Invoice dated April 23, 1917, from Triangle Distributing Corp. to the Palace Theatre of Antigo, Wis., for showing the 1917 Thomas Ince production of the full-length (50 min.) William S. Hart feature, "The Gun Fighter" (shown as
"Gunfighter"), and the 1-reel (10 min.) Mack Sennett short, "His Deadly Undertaking" (as "Deadly Undertakings"), also from 1917, featuring Harry Gribbon and Harry McCoy.
This might be an example of block booking, if the independent movie house was forced to pay for something it didn't order and didn't necessarily want (the Mack Sennett short) in order to get something it wanted
(the Hart film). "Covered by deposit" suggests the theater paid in advance for X-number of full-length features; then it's automatically debited for whatever "extras" the distributor decides to send along.
About Triangle Film Corp.
Triangle Film Corp. was started July 19, 1915, by three of Hollywood's most successful producers and directors: Thomas Ince, who launched William S. Hart's film career and created the assembly-line approach to film production; director D.W. Griffith ("Birth of a Nation"); and Mack Sennett (Keystone Studios, Pathé Exchange). Triangle was one of the first vertically integrated film companies, handling production, distribution (through Triangle Distributing Corp.) and theater operations.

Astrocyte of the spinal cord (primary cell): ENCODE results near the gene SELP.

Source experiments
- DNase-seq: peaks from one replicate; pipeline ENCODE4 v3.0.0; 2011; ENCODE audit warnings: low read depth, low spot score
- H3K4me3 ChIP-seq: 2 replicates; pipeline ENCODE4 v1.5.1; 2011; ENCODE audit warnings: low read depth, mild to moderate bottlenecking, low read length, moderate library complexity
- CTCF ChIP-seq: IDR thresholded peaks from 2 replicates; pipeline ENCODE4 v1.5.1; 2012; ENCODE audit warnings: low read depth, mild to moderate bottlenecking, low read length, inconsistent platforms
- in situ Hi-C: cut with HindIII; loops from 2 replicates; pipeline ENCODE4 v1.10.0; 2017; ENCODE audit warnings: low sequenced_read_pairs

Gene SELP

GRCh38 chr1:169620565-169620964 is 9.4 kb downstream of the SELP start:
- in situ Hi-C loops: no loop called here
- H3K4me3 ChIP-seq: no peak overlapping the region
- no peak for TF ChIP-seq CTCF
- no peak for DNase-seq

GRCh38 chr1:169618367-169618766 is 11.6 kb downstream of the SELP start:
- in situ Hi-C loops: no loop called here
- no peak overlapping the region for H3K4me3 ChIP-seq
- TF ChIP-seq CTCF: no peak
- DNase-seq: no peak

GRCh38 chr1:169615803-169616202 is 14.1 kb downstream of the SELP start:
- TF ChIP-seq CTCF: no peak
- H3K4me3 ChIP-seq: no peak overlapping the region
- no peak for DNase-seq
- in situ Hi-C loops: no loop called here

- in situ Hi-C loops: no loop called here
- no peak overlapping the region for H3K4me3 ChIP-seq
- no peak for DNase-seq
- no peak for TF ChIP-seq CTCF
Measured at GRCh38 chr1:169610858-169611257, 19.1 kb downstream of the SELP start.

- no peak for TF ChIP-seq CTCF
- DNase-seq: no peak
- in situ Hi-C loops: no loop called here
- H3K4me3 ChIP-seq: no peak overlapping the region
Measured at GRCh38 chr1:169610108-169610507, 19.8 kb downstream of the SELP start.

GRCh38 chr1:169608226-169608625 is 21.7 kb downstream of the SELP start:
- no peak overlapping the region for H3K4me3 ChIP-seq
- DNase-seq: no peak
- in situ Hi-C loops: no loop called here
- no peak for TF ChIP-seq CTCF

In addition to Hart, Triangle signed some of the biggest stars of the day including Mary Pickford, Douglas Fairbanks, Lillian Gish and Roscoe "Fatty" Arbuckle, and it produced the Keystone Cops comedies. The studio was located at 10202 W. Washington Blvd., on property Ince purchased from Harry Culver in Culver City. Ince named the company "Triangle" because the studio property looked like a triangle from the air.
It didn't last long. Ince sold out to Griffith and Sennett in 1918, about the time Samuel Goldwyn bought the Triangle lot. Ince briefly teamed up with competitor Adolph Zukor to form Paramount-Artcraft Pictures and took Hart with him. Ince struck out on his own again (leaving Hart behind at Paramount) from 1919 until he (Ince) fell ill aboard investor William Randolph Hearst's yacht in 1925 and died.
A production-distribution-screening system such as Triangle's would not be possible today. In 1921 the Federal Trade Commission began to crack down on "block booking," where production companies owned so many movie theaters that they were able to force independent theaters to pay for "blocks" of films, including lousy ones, sight-unseen, if they wanted to show the good ones. The FTC charged 12 film companies with "conspiracy and restraint of trade" in violation of anti-trust laws, and the battle waged for more than 20 years until finally in 1948 the U.S. Supreme Court demanded a separation of theater ownership from production and distribution. That's why film production companies can't own and operate movie theaters.
LW3150: 9600 dpi jpeg from original invoice purchased 2017 by Leon Worden.